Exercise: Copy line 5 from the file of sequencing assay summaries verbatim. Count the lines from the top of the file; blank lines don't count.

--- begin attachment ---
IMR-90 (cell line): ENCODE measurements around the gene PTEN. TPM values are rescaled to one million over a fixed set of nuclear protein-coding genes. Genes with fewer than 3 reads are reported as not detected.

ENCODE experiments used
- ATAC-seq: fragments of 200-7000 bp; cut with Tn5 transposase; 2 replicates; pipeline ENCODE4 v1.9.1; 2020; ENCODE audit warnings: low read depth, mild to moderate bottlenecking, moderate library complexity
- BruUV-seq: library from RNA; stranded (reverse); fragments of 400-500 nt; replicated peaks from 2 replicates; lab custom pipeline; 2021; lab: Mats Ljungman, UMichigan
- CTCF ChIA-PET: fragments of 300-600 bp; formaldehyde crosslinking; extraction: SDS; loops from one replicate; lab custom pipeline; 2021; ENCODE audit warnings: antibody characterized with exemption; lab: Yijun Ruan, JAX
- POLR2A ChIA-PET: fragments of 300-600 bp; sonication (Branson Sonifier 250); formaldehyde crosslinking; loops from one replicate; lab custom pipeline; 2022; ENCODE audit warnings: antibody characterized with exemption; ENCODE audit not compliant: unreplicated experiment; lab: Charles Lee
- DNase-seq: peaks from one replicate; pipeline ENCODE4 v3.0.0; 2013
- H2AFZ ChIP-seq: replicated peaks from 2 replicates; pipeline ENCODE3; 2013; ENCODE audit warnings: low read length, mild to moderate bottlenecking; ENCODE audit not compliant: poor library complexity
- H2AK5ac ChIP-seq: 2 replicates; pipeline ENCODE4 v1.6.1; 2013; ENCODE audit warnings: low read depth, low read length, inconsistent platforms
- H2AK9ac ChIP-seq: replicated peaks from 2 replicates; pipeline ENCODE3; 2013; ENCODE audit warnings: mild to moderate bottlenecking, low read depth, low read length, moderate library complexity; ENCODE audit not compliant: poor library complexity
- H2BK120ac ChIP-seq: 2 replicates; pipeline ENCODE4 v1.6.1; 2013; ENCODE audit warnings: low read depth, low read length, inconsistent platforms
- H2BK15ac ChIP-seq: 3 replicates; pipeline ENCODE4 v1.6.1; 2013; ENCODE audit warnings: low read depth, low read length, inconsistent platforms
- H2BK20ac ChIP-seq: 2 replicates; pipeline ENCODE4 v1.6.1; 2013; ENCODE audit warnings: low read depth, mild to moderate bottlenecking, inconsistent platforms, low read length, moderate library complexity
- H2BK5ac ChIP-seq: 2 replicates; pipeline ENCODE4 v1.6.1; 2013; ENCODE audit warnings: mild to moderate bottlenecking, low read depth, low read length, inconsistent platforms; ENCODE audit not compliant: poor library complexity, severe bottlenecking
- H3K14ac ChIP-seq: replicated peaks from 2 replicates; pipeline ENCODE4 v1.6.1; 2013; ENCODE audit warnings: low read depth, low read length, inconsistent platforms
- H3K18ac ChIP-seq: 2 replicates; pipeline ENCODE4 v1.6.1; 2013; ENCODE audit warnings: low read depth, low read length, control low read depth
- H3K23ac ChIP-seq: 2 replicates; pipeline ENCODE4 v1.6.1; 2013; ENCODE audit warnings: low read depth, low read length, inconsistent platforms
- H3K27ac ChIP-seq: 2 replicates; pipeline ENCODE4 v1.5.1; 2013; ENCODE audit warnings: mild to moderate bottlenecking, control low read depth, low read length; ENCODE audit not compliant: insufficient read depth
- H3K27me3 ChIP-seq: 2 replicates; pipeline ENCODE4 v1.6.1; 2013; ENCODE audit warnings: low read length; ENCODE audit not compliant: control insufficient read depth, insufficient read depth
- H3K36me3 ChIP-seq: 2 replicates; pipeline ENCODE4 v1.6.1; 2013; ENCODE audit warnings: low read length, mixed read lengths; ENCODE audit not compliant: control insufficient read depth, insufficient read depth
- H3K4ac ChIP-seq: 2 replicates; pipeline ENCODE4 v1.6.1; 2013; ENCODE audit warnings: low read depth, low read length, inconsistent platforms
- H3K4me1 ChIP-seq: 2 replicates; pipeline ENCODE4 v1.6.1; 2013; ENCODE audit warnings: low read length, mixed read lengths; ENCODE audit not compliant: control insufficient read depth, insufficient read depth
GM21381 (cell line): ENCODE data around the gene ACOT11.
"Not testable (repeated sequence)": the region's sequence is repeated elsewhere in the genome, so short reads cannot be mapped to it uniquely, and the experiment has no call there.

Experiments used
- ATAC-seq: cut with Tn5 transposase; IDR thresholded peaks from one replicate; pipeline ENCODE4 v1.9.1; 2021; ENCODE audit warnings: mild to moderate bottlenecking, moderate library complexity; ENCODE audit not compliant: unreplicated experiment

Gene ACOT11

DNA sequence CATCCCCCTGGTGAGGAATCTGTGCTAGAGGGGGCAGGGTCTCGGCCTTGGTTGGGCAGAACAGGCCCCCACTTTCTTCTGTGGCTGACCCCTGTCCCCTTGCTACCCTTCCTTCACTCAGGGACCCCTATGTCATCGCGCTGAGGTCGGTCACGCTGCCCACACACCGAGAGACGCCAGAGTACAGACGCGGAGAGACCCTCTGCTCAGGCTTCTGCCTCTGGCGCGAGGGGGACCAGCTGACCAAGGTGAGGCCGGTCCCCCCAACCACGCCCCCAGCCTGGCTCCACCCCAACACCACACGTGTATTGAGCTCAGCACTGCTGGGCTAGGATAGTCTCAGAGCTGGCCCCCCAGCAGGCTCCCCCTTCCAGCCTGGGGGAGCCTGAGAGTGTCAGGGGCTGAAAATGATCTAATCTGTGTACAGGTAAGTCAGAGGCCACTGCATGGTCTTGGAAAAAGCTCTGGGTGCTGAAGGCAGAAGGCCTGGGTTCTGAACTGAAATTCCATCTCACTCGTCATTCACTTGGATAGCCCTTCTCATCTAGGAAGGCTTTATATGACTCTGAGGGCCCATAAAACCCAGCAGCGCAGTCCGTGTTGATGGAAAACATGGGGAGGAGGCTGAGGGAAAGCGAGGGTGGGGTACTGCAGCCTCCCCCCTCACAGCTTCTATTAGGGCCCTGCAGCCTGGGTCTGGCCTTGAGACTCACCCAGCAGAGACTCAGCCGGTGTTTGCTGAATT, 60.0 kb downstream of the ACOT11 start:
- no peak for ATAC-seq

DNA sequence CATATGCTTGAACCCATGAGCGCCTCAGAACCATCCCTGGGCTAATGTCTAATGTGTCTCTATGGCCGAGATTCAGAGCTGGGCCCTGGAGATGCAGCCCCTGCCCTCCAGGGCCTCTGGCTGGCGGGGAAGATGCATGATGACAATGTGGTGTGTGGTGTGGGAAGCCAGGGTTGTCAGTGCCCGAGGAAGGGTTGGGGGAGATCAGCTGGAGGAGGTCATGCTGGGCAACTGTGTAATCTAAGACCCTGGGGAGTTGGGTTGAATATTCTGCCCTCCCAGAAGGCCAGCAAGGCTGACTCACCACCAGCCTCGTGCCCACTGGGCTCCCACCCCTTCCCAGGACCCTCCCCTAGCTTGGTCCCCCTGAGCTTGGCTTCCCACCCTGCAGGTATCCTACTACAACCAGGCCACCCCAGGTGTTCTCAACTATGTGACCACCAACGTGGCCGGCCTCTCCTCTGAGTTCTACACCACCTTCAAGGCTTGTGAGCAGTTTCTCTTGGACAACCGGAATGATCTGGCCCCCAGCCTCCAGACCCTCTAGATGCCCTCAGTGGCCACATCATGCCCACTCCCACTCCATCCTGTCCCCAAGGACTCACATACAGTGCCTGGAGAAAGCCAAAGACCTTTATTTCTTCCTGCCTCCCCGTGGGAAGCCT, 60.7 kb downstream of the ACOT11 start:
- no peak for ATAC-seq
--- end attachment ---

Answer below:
- CTCF ChIA-PET: fragments of 300-600 bp; formaldehyde crosslinking; extraction: SDS; loops from one replicate; lab custom pipeline; 2021; ENCODE audit warnings: antibody characterized with exemption; lab: Yijun Ruan, JAX